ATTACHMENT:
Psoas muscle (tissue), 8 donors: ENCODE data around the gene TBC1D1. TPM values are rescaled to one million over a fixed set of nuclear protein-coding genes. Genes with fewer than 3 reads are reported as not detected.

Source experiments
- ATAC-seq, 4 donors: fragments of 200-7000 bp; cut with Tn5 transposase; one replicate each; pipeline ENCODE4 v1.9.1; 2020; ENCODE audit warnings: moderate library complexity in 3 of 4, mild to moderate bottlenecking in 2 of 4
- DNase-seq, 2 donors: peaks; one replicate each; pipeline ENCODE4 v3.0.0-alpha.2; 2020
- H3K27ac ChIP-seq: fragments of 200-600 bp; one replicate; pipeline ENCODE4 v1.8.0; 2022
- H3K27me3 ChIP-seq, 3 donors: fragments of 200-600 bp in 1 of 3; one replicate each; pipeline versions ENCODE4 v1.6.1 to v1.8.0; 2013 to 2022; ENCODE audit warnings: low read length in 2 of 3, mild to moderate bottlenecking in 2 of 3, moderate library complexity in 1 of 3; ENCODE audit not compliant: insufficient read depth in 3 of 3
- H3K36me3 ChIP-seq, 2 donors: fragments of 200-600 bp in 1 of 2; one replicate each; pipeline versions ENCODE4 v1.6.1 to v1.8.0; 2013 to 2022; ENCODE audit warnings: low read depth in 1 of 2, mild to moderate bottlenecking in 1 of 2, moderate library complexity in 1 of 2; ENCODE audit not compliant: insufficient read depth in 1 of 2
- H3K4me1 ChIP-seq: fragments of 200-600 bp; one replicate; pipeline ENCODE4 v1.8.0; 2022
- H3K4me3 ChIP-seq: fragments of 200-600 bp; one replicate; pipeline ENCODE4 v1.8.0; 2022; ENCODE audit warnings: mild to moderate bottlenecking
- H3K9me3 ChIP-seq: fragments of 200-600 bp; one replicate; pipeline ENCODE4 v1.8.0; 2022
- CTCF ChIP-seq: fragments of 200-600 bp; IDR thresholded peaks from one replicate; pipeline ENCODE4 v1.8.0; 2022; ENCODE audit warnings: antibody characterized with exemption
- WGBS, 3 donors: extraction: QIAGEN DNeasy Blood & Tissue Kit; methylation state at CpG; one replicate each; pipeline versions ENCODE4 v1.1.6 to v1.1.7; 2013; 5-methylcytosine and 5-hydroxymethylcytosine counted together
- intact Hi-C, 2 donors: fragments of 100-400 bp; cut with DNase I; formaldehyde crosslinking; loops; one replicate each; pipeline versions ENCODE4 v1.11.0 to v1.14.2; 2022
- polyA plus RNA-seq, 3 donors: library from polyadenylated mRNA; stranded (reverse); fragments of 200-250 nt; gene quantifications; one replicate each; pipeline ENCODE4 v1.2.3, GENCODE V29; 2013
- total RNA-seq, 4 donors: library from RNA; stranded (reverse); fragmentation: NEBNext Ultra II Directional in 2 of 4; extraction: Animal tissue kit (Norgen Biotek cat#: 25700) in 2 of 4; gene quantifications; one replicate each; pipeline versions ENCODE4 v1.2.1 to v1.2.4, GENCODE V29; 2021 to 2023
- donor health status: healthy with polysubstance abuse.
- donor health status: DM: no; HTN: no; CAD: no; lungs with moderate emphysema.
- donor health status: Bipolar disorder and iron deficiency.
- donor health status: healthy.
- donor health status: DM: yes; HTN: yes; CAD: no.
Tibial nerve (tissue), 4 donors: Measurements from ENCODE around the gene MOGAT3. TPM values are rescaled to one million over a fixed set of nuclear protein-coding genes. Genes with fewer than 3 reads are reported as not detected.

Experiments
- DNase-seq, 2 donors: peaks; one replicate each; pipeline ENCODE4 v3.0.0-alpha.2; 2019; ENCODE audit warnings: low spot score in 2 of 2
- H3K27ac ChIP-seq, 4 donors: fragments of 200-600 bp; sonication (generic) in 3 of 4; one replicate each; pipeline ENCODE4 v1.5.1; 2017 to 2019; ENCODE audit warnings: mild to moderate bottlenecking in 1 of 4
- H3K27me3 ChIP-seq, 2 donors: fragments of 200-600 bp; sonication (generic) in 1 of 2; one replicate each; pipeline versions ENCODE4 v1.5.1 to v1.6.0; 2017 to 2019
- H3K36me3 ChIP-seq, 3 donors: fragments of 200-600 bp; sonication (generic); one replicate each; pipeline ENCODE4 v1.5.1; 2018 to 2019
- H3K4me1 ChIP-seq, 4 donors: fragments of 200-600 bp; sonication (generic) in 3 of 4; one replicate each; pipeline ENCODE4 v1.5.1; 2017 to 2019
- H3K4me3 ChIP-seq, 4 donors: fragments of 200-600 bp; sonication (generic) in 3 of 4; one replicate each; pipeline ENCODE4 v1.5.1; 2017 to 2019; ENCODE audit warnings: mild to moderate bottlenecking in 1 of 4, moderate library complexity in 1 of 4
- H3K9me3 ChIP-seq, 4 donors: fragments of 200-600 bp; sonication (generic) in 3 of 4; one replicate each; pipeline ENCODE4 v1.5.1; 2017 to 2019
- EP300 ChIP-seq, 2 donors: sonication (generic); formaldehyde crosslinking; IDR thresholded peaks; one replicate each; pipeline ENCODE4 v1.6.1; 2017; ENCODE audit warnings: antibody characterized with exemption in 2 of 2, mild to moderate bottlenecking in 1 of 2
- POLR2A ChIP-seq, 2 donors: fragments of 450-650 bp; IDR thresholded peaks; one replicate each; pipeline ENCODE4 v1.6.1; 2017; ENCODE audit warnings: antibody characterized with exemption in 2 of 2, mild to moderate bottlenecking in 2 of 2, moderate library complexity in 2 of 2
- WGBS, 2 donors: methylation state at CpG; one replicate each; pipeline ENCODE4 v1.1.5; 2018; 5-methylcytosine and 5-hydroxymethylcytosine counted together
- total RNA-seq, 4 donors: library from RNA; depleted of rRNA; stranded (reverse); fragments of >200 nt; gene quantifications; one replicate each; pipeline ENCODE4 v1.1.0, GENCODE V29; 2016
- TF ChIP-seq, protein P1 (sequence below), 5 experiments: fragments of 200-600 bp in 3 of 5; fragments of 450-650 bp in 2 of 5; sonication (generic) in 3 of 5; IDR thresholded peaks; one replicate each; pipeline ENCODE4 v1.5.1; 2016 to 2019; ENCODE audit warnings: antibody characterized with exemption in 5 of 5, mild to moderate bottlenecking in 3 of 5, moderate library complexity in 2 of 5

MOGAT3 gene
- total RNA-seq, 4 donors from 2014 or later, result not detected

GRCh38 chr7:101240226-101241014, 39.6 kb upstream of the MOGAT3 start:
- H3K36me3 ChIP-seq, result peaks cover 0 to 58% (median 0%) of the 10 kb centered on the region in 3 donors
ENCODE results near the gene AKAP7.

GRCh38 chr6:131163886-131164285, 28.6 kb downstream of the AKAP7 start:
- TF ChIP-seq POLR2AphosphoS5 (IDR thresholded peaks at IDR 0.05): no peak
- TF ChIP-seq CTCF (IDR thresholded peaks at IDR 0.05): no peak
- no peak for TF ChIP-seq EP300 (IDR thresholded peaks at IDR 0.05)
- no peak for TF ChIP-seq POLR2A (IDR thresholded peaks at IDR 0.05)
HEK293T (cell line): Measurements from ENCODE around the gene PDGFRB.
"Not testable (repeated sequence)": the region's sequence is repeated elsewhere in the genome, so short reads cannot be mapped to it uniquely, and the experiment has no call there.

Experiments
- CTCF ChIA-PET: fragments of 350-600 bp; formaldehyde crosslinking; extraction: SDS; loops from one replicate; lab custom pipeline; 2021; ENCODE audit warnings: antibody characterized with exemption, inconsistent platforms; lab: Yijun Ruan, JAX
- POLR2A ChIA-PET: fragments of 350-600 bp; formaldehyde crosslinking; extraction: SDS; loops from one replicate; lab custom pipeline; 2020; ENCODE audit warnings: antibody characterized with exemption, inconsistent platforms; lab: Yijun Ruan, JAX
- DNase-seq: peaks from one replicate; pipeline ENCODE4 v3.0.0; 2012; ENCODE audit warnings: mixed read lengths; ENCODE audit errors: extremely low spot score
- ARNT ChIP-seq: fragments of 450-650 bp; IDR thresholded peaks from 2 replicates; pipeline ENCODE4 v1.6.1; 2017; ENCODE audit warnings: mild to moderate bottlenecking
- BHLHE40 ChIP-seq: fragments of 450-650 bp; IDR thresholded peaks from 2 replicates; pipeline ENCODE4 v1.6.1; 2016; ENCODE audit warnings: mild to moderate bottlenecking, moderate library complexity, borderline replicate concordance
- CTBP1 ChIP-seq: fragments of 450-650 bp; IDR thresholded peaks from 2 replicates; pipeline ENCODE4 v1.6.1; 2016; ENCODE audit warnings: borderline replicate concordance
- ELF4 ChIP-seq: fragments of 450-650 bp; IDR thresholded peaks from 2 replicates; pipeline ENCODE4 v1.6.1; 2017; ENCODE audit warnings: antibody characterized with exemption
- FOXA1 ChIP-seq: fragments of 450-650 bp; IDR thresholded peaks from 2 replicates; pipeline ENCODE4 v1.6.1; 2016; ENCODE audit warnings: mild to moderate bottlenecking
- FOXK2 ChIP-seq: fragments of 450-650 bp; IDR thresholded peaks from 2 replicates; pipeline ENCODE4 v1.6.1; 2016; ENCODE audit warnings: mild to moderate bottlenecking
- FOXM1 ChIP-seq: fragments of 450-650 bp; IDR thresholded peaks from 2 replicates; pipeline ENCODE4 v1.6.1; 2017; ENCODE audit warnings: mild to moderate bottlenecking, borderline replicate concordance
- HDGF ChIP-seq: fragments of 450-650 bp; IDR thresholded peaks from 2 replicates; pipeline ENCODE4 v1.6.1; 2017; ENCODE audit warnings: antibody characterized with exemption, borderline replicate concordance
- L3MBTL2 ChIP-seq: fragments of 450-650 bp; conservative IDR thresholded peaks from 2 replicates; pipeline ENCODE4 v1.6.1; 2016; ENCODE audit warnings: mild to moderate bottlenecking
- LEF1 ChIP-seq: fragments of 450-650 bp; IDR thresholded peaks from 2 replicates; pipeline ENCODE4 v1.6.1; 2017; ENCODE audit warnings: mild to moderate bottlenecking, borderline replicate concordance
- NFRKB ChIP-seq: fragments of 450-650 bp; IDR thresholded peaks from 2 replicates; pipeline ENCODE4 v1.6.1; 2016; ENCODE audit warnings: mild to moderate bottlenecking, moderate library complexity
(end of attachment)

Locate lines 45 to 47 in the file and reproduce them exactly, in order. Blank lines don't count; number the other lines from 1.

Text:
HEK293T (cell line): Measurements from ENCODE around the gene PDGFRB.
"Not testable (repeated sequence)": the region's sequence is repeated elsewhere in the genome, so short reads cannot be mapped to it uniquely, and the experiment has no call there.

Experiments